Brake Pedal Effort - Collective brain help please (3 Viewers)

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Jul 8, 2013
New South Wales, Australia
Good Afternoon everyone, hoping for some input from the brains trust please:

02/86 FJ62 Sahara, going through the laborious process of getting a modified vehicle signed off by a vehicle engineer and registered.

I'm having issues with the brake pedal effort required, she passes the brake test with 35s, however max allowed pedal effort is 850 newtons and I'm at 961N to pass the test.

Drums are recently machined and new rear shoes, and front has fairly recent pads, just run of the mill aftermarket stuff. Caliper pistons aren't siezed. Handbrake passes the handbrake test so I'll assume that the drums are adjusted properly.

Soft lines are rubber but all look decent.

Brake booster is week-old Advics 80 series dual diaphragm into stock 60 series master.

I'm looking for suggestions on what I can do to reduce the pedal effort, a few thoughts below but would be interested in everyone's experience please.

1) More aggressive front pads
2) Braided lines - no idea if this will make any difference
3) I can get a further brake booster upgrade, however I'm reluctant as these are larger in diameter again than an 80 Dual Diapragm and because she's a Sahara, will foul on the clutch booster. Would like to avoid replumbing the clutch hardlines and relocating the master if there's any way I can avoid it.

Any thoughts on tyre pressures effecting this? Currently at about 30 psi for ride comfort.

Thanks in advance for your input and a couple of pics, just because.


If I'm correct, smaller diameter master increases travel but reduces pedal force? So I therefore I need to decrease size of M/C or increase the surface area of the calipers/wheel cylinders?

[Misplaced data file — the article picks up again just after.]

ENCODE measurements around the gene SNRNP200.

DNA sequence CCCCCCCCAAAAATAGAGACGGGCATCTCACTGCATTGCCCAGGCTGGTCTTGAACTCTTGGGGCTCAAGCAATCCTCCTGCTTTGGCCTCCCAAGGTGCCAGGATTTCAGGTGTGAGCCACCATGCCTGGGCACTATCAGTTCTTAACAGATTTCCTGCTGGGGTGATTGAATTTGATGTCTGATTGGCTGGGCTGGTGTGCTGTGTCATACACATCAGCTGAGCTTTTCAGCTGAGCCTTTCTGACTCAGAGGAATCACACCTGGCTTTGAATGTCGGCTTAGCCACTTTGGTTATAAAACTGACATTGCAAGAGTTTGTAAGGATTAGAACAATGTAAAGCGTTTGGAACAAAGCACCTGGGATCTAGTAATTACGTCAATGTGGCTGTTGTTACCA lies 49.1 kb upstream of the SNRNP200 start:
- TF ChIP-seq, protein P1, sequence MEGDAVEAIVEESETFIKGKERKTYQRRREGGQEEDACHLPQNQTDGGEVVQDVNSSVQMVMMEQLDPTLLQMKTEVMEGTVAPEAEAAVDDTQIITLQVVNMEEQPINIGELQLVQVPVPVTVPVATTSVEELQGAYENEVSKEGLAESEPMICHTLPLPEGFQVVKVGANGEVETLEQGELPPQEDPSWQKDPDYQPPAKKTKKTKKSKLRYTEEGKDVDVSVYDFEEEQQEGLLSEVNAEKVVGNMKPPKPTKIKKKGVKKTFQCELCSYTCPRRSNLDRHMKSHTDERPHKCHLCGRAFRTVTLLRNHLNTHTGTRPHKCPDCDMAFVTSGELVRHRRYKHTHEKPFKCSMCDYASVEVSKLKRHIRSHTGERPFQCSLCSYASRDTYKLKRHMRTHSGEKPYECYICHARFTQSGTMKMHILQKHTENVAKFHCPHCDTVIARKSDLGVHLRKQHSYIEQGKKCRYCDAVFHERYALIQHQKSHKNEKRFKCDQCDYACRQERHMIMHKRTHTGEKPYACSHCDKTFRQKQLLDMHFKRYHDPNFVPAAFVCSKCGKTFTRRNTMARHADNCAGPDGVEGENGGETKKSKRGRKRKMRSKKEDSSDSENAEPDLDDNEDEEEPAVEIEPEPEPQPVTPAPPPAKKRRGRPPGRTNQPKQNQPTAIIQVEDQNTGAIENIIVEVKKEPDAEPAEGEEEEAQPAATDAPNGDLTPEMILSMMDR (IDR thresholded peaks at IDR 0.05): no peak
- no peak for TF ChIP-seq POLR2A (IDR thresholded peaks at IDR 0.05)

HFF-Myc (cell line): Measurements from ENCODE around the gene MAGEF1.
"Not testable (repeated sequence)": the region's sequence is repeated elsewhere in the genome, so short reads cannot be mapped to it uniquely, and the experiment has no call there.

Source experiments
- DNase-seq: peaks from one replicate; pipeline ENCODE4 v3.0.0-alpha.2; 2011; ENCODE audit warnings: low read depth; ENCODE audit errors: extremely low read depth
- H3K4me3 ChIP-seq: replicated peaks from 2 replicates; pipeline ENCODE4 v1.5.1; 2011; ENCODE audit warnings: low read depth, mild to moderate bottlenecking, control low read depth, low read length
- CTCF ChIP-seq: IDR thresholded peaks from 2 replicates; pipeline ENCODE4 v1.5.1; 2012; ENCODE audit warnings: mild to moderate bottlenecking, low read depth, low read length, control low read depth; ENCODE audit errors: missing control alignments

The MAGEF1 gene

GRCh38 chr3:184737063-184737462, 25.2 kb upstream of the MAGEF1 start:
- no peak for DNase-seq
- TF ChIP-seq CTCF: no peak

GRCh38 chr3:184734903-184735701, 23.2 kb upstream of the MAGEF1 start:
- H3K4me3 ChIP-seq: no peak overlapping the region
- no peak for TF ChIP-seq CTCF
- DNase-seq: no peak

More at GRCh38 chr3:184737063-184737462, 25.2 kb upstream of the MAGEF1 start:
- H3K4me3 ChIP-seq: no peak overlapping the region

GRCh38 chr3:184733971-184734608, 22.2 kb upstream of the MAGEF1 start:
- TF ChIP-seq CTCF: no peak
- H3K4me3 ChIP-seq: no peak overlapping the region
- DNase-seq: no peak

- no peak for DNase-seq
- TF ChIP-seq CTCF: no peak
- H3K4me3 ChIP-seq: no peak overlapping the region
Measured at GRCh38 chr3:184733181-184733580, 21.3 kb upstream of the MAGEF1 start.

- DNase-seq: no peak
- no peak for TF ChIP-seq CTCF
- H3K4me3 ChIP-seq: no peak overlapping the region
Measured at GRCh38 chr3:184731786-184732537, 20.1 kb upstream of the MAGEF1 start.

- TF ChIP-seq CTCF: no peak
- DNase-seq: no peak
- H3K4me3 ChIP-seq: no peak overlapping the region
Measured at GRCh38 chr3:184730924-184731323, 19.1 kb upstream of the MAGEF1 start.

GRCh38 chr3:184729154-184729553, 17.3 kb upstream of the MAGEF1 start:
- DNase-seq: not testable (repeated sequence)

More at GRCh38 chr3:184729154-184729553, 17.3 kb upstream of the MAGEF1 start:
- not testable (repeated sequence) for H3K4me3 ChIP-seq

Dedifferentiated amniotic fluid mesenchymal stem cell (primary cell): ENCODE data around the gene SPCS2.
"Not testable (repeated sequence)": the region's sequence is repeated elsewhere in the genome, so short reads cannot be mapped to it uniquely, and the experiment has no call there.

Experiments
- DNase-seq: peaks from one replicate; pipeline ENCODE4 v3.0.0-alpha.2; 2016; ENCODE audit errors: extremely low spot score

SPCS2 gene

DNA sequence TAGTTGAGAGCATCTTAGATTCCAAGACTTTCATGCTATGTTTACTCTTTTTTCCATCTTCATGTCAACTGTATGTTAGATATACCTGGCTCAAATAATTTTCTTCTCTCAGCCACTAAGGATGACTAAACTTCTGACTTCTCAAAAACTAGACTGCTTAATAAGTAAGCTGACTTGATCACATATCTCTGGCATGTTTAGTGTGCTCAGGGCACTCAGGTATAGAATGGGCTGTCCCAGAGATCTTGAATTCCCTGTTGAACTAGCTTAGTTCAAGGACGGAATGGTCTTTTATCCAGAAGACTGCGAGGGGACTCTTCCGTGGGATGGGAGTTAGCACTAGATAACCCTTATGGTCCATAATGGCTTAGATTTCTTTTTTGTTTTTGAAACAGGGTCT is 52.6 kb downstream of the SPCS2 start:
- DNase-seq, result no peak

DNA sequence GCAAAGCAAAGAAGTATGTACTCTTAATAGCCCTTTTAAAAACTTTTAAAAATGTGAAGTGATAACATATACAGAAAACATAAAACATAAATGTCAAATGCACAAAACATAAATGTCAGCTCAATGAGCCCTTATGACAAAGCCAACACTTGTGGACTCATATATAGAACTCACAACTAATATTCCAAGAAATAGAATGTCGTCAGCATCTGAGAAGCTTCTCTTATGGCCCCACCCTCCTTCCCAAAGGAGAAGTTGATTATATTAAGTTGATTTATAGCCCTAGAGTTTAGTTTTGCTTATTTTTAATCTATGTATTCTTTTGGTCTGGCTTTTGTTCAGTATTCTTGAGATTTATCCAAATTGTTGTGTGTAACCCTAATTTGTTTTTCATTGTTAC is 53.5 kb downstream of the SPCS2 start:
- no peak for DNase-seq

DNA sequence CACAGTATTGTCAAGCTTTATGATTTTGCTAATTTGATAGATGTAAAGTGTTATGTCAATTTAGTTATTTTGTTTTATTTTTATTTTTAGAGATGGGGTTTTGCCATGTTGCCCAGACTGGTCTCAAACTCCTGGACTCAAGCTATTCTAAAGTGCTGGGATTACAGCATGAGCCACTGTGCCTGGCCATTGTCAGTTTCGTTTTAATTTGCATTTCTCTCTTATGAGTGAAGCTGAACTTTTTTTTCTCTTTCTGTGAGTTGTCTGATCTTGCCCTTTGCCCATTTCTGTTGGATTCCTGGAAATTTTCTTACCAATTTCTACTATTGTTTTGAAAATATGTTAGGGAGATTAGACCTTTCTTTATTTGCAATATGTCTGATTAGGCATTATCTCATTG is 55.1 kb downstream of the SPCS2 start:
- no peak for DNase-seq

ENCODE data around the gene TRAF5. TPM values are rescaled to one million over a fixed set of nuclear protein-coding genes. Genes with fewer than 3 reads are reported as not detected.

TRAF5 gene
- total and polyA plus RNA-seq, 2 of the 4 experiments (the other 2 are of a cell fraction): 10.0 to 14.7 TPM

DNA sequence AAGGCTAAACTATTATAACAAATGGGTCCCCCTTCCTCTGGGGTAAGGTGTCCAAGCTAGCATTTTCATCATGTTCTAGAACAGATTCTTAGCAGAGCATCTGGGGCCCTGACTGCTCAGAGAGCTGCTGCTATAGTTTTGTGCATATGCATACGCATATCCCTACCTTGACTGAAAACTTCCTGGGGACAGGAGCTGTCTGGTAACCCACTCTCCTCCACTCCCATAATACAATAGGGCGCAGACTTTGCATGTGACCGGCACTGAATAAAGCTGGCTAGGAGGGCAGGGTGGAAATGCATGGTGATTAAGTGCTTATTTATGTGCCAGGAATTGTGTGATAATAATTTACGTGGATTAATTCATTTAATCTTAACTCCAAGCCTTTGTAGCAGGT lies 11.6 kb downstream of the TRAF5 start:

1. install a Hydro boost brake system...but it puts you in the same situation with the clutch booster being in the way. And it's expensive and you can destroy a high pressure power steering pump if you don't know what you're doing.

2. Tundra mod. Expensive though. You'll need 17" wheel/tire combo, the tundra adapter bracket and new discs and hubs and tundra m/c.

3. Put smaller tire/wheel combo on for your test. Then switch back for offroading. cheap if you can borrow a set of wheels and tires but doesn't really get you better braking.
Thanks for the suggestions, unfortunately the modification laws are rather limiting here - this has been 6 months so far, working towards getting the truck registered.

1) the tundra mod increases my wheel track by more than 50mm which I'm not allowed to do (unless I do a full axle swap to 80 series axles which I believe should be able to be signed off) and I'd have to get engineer's approval for the 'non-standard' brake mounting bracket etc.
2) hydroboost would be similar, again because the engineer would have to approve the next round of changes to the braking system.
3) I have to do the test with the tyres I run on the road, so if she goes in with 33s, 33s will be the tyre size I'm allowed to run.

Must say I'm slightly envious of y'all in the USA with the modifications you're allowed to do.

I have found a caliper from a ~2005 Hilux that works with a 302mm rotor like a 60 but has slightly larger piston surface area and a physically bigger pad, wondering if this is worth a shot? Has the same bolt centres as the 60 caliper so should be able to be fitted 'under the radar'
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Braided lines are going to help a small amount but they are relatively low cost and easy to swap so a good place to start. The next thing to do is modify your pedal so it has more leverage. This might take some creativity but it’s probably the next easiest thing without re-engineering the rest of the brake system.
The mid 90's Surf / 4Runner calipers should be just the same as the 60's but have two large pistons as opposed to the small and large piston in the 60 brake caliper You'll have less brake pedal effort, but a longer pedal stroke to archive the same pressure. Will feel more spongy....and this could be reduced with braided lines !
Its a question of leverage - extending your Brake pedal (difficult to do "under the radar") or reducing your M/C dia. or enlarging piston surface down at the calipers. The caliper option is maybe a good solution. The ~2005 Hilux option sounds good for not so old material....If you go for that please post outcome and exact year.
Sounds like the testing over here in NZ is also not as fussy as you have to deal with.
All the best for the next test - keep us informed !

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